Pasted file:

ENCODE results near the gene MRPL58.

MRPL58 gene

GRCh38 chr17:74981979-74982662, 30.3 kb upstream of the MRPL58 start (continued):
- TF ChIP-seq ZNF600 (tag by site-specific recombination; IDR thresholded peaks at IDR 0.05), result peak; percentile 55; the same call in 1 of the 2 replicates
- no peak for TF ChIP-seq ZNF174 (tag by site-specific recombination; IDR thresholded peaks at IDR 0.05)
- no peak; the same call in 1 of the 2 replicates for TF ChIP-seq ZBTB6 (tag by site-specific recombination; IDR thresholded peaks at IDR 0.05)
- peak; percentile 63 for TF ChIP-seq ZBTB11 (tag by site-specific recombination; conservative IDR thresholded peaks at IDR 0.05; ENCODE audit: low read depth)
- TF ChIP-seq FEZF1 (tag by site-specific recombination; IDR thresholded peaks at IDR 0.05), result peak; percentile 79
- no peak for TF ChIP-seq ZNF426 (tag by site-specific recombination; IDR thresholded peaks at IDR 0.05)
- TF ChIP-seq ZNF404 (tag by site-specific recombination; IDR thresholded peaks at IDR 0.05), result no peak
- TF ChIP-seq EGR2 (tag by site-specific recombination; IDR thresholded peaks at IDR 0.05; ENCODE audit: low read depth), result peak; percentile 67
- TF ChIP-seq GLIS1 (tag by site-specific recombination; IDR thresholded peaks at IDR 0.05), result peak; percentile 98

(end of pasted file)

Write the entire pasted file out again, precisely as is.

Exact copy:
ENCODE results near the gene MRPL58.

MRPL58 gene

GRCh38 chr17:74981979-74982662, 30.3 kb upstream of the MRPL58 start (continued):
- TF ChIP-seq ZNF600 (tag by site-specific recombination; IDR thresholded peaks at IDR 0.05), result peak; percentile 55; the same call in 1 of the 2 replicates
- no peak for TF ChIP-seq ZNF174 (tag by site-specific recombination; IDR thresholded peaks at IDR 0.05)
- no peak; the same call in 1 of the 2 replicates for TF ChIP-seq ZBTB6 (tag by site-specific recombination; IDR thresholded peaks at IDR 0.05)
- peak; percentile 63 for TF ChIP-seq ZBTB11 (tag by site-specific recombination; conservative IDR thresholded peaks at IDR 0.05; ENCODE audit: low read depth)
- TF ChIP-seq FEZF1 (tag by site-specific recombination; IDR thresholded peaks at IDR 0.05), result peak; percentile 79
- no peak for TF ChIP-seq ZNF426 (tag by site-specific recombination; IDR thresholded peaks at IDR 0.05)
- TF ChIP-seq ZNF404 (tag by site-specific recombination; IDR thresholded peaks at IDR 0.05), result no peak
- TF ChIP-seq EGR2 (tag by site-specific recombination; IDR thresholded peaks at IDR 0.05; ENCODE audit: low read depth), result peak; percentile 67
- TF ChIP-seq GLIS1 (tag by site-specific recombination; IDR thresholded peaks at IDR 0.05), result peak; percentile 98